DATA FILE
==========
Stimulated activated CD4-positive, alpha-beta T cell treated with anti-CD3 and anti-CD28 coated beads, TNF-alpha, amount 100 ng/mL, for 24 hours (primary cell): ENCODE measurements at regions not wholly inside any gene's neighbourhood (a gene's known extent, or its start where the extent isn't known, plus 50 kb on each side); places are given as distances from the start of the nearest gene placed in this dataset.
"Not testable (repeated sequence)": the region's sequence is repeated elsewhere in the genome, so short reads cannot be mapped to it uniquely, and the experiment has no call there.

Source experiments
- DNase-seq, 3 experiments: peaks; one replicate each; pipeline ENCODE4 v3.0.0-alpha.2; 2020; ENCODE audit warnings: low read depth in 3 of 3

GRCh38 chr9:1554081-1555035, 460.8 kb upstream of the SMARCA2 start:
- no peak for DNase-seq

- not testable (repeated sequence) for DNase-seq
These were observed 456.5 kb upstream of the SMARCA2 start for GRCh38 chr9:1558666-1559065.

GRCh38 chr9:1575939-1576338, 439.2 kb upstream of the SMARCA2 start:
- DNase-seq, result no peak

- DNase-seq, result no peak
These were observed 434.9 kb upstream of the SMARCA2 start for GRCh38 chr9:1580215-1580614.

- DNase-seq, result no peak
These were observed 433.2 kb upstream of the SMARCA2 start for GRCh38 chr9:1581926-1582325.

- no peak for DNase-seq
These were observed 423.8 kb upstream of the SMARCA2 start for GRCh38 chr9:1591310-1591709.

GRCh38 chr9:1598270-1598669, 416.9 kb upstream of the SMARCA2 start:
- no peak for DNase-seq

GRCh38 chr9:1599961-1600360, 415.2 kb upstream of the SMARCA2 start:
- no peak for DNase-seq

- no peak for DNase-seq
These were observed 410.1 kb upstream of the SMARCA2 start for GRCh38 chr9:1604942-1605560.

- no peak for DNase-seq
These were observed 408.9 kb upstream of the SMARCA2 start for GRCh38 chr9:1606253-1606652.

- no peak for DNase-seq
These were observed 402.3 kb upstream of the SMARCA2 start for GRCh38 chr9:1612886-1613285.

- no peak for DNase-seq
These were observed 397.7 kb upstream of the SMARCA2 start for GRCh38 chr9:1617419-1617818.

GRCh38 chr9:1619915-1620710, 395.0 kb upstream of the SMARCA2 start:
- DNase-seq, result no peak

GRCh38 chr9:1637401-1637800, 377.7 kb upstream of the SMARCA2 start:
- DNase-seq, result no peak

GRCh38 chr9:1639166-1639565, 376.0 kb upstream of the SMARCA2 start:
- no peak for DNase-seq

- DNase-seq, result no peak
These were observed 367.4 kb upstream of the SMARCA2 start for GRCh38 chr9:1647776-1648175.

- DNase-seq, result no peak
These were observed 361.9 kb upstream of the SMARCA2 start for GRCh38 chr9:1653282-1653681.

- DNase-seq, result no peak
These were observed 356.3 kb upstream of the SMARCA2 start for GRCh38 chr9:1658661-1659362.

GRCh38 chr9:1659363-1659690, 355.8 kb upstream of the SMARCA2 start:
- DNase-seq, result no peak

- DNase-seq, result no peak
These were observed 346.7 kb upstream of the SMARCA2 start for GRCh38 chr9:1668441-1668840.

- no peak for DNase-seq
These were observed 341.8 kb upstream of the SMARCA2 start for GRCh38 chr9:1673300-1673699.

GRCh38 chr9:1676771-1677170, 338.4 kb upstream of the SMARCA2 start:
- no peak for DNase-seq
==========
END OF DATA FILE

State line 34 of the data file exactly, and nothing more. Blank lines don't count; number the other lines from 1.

- no peak for DNase-seq